“We look at the person as a whole,” Morgan explained. “What’s your family situation? Do you have stable housing? Do you have food stability? Do you want to be screened for cervical cancer, if appropriate?”

Direct Relief provided to GHESKIO, $150,000 in emergency funding and more than $630,000 – about 24,000 pounds – of medications and supplies, including PPE, antibiotics, chronic disease medications, wound care supplies, and hygiene items. All told, Direct Relief has provided more than $8.6 million in medical aid to organizations working in Haiti since the August 14 earthquake.

ON THE GROUND

Urgent medical conditions like scabies have begun to wane since camp residents received clean water and health care, but Deschamps said it’s important to stay vigilant. “We don’t want Covid or cholera,” she said. “That would be deadly. Those people are on top of each other.”

Thus far, they’ve been lucky. A few concerning respiratory infections turned out to be bronchitis. But GHESKIO’s staff continue to be concerned. When people are sick, Mathon said, “they’ll just tell you they have a minor fever, and testing is also not [widely] available in Haiti. But Haitian people, in general, really don’t believe in Covid.”

And Deschamps is gravely concerned about the safety of the children in the camp. Parents, eager to earn money, often leave their children at the camp during the day while they work. “They are at risk of unwanted pregnancy, of abuse,” she said.

To prevent this, she identified teachers and parents who were interested in volunteering to educate children, creating “a safe environment where the kids can even learn.” The education and activities keep them safe and occupied, while also sending the message that the situation in the camps is temporary.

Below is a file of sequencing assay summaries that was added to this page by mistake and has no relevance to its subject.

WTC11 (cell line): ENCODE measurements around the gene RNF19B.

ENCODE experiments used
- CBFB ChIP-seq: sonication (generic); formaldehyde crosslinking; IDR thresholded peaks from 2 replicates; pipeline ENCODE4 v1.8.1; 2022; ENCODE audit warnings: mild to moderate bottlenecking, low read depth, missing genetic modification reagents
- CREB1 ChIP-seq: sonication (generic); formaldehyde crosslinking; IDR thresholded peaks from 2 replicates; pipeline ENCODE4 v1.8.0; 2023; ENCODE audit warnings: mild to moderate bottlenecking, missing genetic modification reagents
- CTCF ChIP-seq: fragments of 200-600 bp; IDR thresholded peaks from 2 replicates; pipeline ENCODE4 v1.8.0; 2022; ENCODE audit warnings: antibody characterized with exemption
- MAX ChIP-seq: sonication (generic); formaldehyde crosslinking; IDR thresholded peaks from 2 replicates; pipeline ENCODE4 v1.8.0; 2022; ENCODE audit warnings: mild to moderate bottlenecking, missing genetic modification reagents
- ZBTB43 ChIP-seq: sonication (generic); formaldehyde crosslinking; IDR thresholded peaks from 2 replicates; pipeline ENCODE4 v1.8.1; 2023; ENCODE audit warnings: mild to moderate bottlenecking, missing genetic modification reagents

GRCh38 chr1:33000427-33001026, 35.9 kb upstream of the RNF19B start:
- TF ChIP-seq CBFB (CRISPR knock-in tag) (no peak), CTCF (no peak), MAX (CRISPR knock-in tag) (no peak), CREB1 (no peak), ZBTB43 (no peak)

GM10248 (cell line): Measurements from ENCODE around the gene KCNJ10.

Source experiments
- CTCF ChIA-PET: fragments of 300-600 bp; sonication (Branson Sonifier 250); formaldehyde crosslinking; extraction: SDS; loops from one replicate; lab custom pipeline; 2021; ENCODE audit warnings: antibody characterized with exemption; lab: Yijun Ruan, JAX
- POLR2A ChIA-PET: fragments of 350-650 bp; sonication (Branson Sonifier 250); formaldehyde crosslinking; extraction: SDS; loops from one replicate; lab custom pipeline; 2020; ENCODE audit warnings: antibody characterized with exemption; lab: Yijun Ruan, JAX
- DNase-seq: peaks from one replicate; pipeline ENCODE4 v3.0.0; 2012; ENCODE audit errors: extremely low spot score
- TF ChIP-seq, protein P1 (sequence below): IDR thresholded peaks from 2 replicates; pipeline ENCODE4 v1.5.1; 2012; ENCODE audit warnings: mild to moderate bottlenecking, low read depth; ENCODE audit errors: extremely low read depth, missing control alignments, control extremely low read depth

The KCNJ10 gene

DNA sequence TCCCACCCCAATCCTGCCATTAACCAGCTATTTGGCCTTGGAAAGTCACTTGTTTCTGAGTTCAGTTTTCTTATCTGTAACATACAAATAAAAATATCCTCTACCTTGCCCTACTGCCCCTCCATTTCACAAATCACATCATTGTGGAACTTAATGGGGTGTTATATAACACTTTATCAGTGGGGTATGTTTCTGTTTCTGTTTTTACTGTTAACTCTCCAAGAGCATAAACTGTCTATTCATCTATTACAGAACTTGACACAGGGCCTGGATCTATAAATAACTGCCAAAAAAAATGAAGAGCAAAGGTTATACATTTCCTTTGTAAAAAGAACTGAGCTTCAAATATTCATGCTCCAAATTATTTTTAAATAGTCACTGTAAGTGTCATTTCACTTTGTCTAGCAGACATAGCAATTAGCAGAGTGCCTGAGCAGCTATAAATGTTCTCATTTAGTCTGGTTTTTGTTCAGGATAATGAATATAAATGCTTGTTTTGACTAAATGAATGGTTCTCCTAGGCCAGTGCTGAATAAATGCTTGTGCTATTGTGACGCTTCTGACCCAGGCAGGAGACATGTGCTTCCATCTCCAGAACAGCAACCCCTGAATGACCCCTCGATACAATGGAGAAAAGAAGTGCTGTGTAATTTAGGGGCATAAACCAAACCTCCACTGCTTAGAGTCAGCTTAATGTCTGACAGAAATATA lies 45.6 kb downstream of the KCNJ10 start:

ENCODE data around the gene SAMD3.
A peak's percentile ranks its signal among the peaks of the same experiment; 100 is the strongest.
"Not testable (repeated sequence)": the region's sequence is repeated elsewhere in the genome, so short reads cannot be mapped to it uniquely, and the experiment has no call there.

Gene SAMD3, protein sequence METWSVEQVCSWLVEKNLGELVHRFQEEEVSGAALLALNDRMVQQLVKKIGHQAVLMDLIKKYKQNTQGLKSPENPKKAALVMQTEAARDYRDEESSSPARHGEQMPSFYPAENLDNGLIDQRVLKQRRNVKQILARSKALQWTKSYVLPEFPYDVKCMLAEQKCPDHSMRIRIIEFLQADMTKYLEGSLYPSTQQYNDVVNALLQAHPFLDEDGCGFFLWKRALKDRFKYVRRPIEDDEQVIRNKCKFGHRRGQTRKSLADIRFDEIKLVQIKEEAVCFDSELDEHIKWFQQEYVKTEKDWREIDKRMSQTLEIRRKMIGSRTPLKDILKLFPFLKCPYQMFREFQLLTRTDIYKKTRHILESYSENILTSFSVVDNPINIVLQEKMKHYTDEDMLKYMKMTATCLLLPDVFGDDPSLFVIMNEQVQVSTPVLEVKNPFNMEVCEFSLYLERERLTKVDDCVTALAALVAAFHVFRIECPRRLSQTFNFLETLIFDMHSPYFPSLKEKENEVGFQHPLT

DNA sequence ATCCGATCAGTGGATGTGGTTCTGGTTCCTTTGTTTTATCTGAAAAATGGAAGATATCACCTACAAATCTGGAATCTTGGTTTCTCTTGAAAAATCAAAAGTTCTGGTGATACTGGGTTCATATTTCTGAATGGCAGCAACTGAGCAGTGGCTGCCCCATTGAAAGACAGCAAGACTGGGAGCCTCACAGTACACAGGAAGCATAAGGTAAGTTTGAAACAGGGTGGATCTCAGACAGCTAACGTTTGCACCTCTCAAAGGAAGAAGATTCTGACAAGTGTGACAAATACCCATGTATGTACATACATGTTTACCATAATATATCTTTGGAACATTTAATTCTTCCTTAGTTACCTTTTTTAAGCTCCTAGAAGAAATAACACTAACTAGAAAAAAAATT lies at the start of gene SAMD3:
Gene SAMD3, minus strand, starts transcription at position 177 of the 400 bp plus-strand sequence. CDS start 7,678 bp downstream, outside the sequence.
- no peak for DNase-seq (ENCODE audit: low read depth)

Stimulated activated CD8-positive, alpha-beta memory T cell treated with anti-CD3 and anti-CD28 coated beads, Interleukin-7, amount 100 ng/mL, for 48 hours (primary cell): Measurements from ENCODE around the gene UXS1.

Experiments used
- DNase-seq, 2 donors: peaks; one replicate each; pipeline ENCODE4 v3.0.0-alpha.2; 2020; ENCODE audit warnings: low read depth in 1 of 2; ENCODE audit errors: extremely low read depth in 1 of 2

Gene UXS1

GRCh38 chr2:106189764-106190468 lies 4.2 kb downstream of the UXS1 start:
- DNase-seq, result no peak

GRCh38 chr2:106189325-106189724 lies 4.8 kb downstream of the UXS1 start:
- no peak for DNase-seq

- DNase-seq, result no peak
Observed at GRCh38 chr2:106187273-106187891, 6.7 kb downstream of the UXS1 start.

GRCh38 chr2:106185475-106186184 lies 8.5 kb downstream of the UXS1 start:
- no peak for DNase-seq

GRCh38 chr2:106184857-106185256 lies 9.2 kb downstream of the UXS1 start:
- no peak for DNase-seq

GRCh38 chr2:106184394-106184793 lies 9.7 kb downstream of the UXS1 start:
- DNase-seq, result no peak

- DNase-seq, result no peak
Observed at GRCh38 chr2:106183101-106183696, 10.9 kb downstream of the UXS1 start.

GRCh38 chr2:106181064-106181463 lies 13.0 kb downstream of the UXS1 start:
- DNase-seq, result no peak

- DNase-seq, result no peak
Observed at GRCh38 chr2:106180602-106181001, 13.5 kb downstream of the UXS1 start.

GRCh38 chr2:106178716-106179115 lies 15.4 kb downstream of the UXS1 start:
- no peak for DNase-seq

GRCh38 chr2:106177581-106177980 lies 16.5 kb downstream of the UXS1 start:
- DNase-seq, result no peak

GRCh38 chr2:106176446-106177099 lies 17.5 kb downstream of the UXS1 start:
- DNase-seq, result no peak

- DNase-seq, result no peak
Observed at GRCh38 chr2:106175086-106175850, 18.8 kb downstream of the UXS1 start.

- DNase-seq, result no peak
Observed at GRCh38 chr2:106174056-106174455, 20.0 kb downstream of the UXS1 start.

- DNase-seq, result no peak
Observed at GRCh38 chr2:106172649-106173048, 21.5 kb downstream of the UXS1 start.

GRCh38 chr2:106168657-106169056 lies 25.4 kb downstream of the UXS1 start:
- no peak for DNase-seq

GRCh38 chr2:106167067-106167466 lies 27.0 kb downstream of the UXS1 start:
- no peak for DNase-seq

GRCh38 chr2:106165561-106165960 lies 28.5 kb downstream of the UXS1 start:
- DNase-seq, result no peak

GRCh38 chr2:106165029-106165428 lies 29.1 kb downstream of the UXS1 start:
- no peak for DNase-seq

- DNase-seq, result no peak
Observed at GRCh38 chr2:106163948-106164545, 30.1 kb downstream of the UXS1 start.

“Life is not over, life goes on,” she said.

In addition, concerned about gender-based violence, Deschamps arranged for women to be given whistles, and placed them in positions of authority in the camps.

As they work with patients and keep the camps clean and safe, Deschamps and Mathon say the outside support has been invaluable. “The support from Direct Relief is helping us take care of the people directly at the camp – children, older people,” Mathon said. “Everything that was useful was given.”

For Deschamps, this earthquake feels personal. Born in Les Cayes, she feels “sad to see how an earthquake can destroy it so badly,” she said. “I was happy I took the team and went down to see myself, with my eyes and my heart.”

She’s particularly disturbed that gang activity has made it harder to get aid to the southern part of Haiti. “It’s painful to see a country in such a catastrophic situation,” she said. “I’m an optimistic person, but there are things you just cannot believe you’re hearing, you’re living.”

According to Mathon, this earthquake has shown the resilience of people in the south. He’s seen people act quickly to clear debris, start small businesses, and otherwise care for themselves and their families.

However, he said, they’re impatient to get back home. He estimates that, given the means, 75% of the people currently staying in the camps would return. Identifying ways to get them the necessary financial help or building materials is GHESKIO’s next concern.